Blue States are the epicenter of American capital investment and economic growth in the new economy. Republicans are supposed to the be the party of “big business” and commerce. Yet almost all new venture capital investment happens in Democratic-controlled regions. Only one city in a Red State, Austin, makes an appearance as a target of meaningful investment. And it is the most solidly Democratic stronghold in the South.
The unemployment rates in super-blue cities like Boston, Seattle, and San Francisco are lower than in Dallas or Houston and almost half the rate in Atlanta. Since the recession, California has absolutely swamped every other state in terms of overall job creation. The Bay Area is now the country’s undisputed wealth engine. Florida, Texas, and Arizona may be attractive places for the wealthy to retreat with the money they’ve earned, but if you want to get rich in our era you need to go to a blue city like Boston, New York, Seattle, or San Francisco.
So why are Blue States losing population in relative terms? Why does population growth in booming economies like San Francisco and New York lag behind poorer cities like Atlanta, Miami and Houston despite their economic vitality?
One explanation has to do with the fundamentally unequal shape of the knowledge economy. The rewards of success in Seattle or San Francisco are enormous, but it costs a lot just to get a seat at the table. And the industries generating this wealth are not like industrial age businesses. They need a few smart people with expensive, advanced educations, not hundreds of thousands of men wielding shovels or picks. That is a subject for another day.
What also burdens these places, especially the older Blue State cities of the North and East, is a heritage of ‘clientelism.’ To call it corruption is too simple an explanation.America’s big blue cities have inherited a culture in which incumbent industries and capital owners leverage a dense network of preferential regulation as a barrier to new competition.
This heritage may help explain why San Francisco is starting to displace New York as the global hub of capitalism despite its weaker access to the finance industry. It may also explain these blue cities on the West Coast are generally outperforming their peers in the Northeast. San Francisco is a relatively new city, with younger institutions that have less connection to 19th century clientelism.
Here’s a great explanation of clientelism, as defined by Princeton professor Francis Fukuyama, and digested at the fogbanking blog:
In this case we need to step back to “why corruption is bad”: it distorts economic outcomes in a way that we generally agree is not helpful, and it damages legitimacy of the government.
Fukuyama identifies two activities generally confused with corruption but are “not identical” to it: rent-seeking and “clientelism” (or “patronage”).
Rent Seeking: a rent is “the difference between the cost of keeping a good/service in production and its price.” Rents are driven by scarcity. Land in Manhattan is high in demand and low in supply, so rents there are high. Taxi licenses in New York are artificially low and thus pretty expensive, too. [All regulatory functions the government performs create artificial scarcities of some kind, so Fukuyama is careful not to indict all rents on principle or anything like that.]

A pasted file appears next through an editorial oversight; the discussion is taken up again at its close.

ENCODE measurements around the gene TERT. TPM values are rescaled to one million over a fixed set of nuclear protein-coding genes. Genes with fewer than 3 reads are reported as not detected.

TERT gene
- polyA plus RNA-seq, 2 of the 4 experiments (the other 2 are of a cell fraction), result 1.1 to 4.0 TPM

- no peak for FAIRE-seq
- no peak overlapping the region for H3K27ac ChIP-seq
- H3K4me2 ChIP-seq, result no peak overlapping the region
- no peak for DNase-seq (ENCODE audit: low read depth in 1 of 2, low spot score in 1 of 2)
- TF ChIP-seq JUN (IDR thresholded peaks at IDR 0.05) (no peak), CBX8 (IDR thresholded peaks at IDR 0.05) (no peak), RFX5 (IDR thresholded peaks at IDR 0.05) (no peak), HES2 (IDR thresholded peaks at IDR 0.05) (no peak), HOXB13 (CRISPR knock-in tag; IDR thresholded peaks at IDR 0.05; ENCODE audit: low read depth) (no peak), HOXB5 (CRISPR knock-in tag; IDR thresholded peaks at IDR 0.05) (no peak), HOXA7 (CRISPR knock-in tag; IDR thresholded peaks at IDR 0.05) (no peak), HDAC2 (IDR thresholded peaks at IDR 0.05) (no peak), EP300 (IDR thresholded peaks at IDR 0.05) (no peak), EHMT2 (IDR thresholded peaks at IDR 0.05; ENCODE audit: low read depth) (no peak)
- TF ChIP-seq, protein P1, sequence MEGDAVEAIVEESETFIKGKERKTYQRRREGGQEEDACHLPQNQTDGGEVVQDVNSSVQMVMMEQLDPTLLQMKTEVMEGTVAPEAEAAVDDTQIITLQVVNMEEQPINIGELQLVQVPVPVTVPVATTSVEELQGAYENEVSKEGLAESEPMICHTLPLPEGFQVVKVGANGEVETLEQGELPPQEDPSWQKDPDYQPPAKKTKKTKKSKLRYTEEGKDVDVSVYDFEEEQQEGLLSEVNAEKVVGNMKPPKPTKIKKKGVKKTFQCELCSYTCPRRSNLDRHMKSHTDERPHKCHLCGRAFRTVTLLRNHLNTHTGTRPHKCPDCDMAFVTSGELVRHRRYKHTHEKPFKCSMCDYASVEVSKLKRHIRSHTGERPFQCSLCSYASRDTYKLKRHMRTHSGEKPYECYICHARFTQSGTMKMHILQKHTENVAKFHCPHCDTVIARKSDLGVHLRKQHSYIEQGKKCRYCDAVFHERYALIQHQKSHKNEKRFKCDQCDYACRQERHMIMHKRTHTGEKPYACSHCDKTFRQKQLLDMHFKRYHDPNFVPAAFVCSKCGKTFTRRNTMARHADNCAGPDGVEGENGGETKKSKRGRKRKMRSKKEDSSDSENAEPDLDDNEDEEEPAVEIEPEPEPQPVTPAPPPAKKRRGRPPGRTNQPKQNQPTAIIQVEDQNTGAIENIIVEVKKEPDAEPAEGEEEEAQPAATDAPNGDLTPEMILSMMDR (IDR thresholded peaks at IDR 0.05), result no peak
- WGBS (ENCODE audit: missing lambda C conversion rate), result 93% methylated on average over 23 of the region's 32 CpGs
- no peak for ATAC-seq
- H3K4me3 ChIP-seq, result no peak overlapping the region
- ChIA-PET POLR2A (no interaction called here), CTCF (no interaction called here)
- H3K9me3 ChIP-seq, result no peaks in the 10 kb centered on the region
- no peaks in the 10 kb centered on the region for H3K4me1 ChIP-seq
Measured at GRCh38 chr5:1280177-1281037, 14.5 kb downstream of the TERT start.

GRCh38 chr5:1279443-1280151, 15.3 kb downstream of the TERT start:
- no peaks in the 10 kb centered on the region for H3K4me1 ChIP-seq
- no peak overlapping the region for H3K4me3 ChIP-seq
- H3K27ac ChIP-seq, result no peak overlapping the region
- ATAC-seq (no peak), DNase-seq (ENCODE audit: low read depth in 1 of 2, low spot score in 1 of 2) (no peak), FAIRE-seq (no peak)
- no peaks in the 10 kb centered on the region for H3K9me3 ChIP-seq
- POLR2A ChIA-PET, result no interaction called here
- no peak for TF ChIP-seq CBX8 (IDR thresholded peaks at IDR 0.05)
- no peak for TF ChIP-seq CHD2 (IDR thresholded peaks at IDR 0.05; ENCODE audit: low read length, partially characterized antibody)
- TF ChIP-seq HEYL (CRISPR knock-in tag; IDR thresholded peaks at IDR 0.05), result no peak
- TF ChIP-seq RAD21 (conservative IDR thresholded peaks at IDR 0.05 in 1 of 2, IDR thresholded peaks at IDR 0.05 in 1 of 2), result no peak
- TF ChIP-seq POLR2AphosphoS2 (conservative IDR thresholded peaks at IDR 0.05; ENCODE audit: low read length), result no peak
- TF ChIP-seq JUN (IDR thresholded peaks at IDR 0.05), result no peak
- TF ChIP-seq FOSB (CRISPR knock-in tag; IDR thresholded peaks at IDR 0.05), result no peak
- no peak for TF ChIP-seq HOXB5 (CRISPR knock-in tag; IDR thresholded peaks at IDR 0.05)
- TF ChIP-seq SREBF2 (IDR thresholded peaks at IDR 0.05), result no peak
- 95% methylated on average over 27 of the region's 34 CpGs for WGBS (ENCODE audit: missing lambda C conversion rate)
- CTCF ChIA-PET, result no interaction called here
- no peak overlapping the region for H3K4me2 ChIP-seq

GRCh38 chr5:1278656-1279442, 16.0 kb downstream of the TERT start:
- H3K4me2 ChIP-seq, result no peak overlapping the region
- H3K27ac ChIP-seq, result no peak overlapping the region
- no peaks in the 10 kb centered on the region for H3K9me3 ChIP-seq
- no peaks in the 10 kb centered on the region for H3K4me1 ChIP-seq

Clientelism: Patronage is the reciprocal relationship of favors between a patron and client. Clientelism, to Fukuyama, is large-scale patronage, often involving a hierarchy of intermediaries. While usually considered a deviation from “best democratic practice”, Fukuyama considers clientelism to be at least a somewhat accountable (and, considering the natural pattern of human sociability, an incredibly common) situation. The setbacks to clientelism: a lower quality of government through nepotism instead of a more meritocratic bureaucratic model; strengthening the existing selectorate and dampens broader democratic accountability. Fukuyama suggests that poor citizens are cheaper to ‘buy’ than rich citizens, and therefore as countries become wealthier, the cost for clientelism spikes.
“The patronage-dispensing Big Man and his followers has never been fully displaced as a form of political organization up through the present.”
This blog seldom ventures into issues affecting the Democratic Party. Your fair author has little interest in matters over there. However, we are about to experience a generation of Democratic ascendance nationally and across most of the country. The single most vital issue that Democrats can address, the one that most defines the boundary between Clinton and Sanders Democrats, is the party’s approach to clientelism.
If the Republicans are at least by origin, The Party of Lincoln, then Democrats are the Party of Clientelism. There are benefits to this structure, as demonstrated by the ability of a competent politician like Hillary Clinton to resist The Politics of Crazy and defeat a political gadlfy like Sanders. There are also costs, like the way a patronage engine has successfully stunted the kind of political policies that a solid majority of Democratic voters wish to see.
Just dropping a thought on a quiet weekend, where perhaps it will send out tendrils.